- Engage with a quick decision-maker/influencer: Nobody wants the talk to get wasted after many efforts. Talk to someone quick to answer or reach out.
- Identify the pain: The sooner you find the cause of the problem or the trigger, it’s easy to reach the prospect’s sweet spot.
- Create awareness: So often, prospects don’t know what they need or name their problem unless you ask them the right questions and help them realize they have a problem.
Use storytelling techniques to make them emotionally connect with your sales pitch. The more relatable and intriguing your pitch, the more it’ll keep the prospects hooked on your message.
- Build a sense of urgency: Your story/pitch should compel the prospects to feel how deep the problem is and create a sense of urgency that needs immediate attention. Bring them to the point where they are urged to buy the product.
What are those things that prompt them to take a quick step? Here are a few ways you can develop urgency -
- Give prospect breathing space: Often overloading leaves no room for processing. The prospects get tired of consuming too much information in one go.
Give the prospects breathing space to make a purchase decision. Don’t make them back off because it’s too much to handle or confusing. Keep it simple and precise.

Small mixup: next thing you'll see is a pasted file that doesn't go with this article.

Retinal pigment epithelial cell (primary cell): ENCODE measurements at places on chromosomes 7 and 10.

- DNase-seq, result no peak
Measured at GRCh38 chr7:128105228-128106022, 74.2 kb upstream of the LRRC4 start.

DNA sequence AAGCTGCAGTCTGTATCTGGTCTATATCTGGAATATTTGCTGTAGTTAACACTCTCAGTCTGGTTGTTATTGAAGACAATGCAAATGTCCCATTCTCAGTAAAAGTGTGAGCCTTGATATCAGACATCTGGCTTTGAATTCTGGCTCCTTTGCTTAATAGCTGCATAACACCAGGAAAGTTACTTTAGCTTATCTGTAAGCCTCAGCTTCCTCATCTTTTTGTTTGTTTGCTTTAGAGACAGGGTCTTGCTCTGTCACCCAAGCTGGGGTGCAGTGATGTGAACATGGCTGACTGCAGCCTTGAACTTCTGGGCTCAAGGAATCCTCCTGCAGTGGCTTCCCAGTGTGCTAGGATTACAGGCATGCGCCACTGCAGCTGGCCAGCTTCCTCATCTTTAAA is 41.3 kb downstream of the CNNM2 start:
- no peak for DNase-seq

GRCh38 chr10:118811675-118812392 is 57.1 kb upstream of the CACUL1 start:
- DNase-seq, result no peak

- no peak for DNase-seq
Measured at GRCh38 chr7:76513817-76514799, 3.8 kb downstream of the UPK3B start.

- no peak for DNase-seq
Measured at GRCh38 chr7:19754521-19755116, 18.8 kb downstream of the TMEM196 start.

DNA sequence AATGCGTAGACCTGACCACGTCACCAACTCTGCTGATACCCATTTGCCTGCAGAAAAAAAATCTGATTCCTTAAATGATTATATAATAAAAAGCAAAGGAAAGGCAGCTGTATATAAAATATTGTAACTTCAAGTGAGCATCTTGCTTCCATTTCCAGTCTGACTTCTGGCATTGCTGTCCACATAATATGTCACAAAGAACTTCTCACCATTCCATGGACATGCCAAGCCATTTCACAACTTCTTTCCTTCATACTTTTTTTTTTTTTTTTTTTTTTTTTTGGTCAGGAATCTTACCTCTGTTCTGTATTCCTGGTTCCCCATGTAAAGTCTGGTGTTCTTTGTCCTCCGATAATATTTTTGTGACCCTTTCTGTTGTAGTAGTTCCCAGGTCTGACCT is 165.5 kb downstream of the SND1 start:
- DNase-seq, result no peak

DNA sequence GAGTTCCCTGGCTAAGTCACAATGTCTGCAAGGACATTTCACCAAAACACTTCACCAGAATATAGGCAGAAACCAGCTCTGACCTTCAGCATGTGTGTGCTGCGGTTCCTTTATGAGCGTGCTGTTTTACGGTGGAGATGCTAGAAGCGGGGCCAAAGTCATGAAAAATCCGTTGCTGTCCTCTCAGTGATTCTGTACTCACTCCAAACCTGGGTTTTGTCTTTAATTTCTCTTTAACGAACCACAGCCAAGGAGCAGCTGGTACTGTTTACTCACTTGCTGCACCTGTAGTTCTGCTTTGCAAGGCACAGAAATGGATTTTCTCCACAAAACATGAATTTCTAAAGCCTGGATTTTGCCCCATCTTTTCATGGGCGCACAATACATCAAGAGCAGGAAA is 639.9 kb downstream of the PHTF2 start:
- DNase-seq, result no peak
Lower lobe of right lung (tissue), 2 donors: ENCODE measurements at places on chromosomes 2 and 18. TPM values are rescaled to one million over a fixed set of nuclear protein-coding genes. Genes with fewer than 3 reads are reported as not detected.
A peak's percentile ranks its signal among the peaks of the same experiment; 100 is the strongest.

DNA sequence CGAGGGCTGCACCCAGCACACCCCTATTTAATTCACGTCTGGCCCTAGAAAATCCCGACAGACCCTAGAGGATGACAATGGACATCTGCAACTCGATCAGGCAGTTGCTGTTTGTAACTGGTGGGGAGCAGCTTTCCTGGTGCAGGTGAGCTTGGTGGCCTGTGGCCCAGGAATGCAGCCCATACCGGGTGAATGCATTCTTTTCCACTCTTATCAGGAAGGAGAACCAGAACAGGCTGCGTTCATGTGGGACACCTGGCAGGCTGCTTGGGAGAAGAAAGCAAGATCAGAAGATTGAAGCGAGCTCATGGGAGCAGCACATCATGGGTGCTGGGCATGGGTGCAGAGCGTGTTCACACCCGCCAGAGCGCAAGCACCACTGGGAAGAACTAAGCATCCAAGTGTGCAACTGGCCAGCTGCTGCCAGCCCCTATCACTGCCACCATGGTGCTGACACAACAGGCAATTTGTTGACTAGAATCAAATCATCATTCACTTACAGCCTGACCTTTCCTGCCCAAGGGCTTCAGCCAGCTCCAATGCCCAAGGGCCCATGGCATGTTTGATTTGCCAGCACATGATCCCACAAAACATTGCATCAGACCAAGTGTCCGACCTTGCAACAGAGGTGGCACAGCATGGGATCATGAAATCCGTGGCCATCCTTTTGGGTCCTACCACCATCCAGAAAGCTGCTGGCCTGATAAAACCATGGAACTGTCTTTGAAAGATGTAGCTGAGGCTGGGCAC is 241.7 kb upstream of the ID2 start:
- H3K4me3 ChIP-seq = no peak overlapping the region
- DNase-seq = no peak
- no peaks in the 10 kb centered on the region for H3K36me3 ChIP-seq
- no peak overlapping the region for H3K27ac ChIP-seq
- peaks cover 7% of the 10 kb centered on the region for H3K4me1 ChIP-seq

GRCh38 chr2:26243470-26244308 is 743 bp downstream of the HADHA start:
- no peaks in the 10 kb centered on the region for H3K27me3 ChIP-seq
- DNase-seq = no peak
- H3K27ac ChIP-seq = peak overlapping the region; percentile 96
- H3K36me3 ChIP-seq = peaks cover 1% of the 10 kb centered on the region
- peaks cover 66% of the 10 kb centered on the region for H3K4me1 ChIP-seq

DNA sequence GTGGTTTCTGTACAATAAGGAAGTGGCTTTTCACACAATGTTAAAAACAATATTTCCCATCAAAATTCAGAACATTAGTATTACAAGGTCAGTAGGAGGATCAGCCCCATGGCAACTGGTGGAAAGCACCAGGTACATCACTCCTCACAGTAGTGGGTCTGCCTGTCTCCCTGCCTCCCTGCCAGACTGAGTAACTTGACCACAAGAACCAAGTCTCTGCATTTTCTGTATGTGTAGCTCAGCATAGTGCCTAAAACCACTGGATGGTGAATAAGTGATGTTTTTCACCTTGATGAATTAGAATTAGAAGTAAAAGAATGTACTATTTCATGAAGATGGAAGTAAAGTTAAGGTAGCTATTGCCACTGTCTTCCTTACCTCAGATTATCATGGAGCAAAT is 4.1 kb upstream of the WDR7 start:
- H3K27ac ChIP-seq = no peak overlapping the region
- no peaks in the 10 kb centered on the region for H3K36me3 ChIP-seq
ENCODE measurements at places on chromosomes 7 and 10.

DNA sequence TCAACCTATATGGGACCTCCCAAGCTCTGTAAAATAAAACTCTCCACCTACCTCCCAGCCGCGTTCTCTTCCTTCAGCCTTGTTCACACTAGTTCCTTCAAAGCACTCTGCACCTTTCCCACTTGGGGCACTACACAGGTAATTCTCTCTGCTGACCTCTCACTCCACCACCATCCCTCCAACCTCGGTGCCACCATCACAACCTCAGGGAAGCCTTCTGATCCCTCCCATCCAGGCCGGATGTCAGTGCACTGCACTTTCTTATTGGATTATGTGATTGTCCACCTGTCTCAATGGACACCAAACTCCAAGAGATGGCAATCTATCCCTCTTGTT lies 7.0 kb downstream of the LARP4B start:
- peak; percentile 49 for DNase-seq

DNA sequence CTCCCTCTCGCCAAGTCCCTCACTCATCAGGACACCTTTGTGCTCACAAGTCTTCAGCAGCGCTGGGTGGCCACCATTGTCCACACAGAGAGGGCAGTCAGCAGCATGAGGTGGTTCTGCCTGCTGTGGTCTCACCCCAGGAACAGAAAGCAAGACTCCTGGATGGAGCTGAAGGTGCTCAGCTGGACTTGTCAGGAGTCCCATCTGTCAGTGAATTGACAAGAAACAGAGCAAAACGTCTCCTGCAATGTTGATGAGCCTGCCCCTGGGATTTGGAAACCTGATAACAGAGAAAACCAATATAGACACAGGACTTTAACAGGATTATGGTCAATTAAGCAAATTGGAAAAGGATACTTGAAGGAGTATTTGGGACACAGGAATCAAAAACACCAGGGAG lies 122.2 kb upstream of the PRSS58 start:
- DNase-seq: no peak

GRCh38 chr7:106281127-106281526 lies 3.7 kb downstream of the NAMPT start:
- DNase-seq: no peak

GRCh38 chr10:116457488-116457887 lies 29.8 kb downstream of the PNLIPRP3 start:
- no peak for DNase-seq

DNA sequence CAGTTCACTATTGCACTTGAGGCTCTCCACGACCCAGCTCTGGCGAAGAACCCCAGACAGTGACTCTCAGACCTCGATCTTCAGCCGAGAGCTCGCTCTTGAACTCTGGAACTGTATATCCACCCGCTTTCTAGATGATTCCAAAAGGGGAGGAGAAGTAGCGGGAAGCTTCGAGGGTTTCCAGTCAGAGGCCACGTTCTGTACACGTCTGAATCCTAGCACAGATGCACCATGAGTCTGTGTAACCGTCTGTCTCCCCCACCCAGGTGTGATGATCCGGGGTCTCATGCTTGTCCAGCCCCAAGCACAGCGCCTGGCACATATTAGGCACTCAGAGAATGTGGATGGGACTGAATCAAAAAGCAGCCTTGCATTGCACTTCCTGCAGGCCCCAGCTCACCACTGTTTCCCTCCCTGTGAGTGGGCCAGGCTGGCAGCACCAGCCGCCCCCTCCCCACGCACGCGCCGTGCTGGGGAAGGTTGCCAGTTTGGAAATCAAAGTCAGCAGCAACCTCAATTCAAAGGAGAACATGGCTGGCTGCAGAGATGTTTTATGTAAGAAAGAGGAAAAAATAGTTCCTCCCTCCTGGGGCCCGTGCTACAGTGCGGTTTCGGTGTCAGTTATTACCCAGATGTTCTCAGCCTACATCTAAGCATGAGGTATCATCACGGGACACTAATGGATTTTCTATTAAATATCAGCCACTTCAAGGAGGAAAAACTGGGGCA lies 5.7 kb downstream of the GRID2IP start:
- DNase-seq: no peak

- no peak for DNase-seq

- Summarize the call: Don’t head to closing without summarizing the call. Recap the problem discussed and the solution provided to assure the prospects and win their trust. A summary is a cut-short version of the compelling pitch. Be crisp about what was discussed, giving clients the benefits they anticipate hearing. Help them visualize the solution.
- Stir the prospect to close the deal: Provide clients with more than one way to close the deal so they don’t feel spooked. While people don’t want to burn their pockets, they also don’t want to settle for something which isn’t quality assured.
Steer the prospects knowing your product is the solution to all their problems, including finance.
- Deal with disapproval: Nobody likes to be unaccepted, rejected, or objected to in business. But unfortunately, that’s the reality of everyday life, and you can’t be everyone’s cup of tea.
Objections are inevitable, but you can overcome them with complete proof of preparation and rebutting the claims you think are right. Every salesperson, at least once in their lifetime, has seen rejection. Objections are standard, and how you deal with them and close more deals matters.
- Close the deal or schedule follow-up: Everyone loves to hear "YES," but it takes a lot to get there. Deal closing is the final step you've been waiting for; when it's successful, you're assured that hard work paid off.
Once you enter the agreement and the purchase is made, you finish the deal. In business, you still have to follow up to track your clients and customers changing needs.
Get your sales plan organized with a suitable sales planning template, from your weekly, daily, quarterly, and annual goals to other details that can help you nail the sale calling process!
Results first, payment later.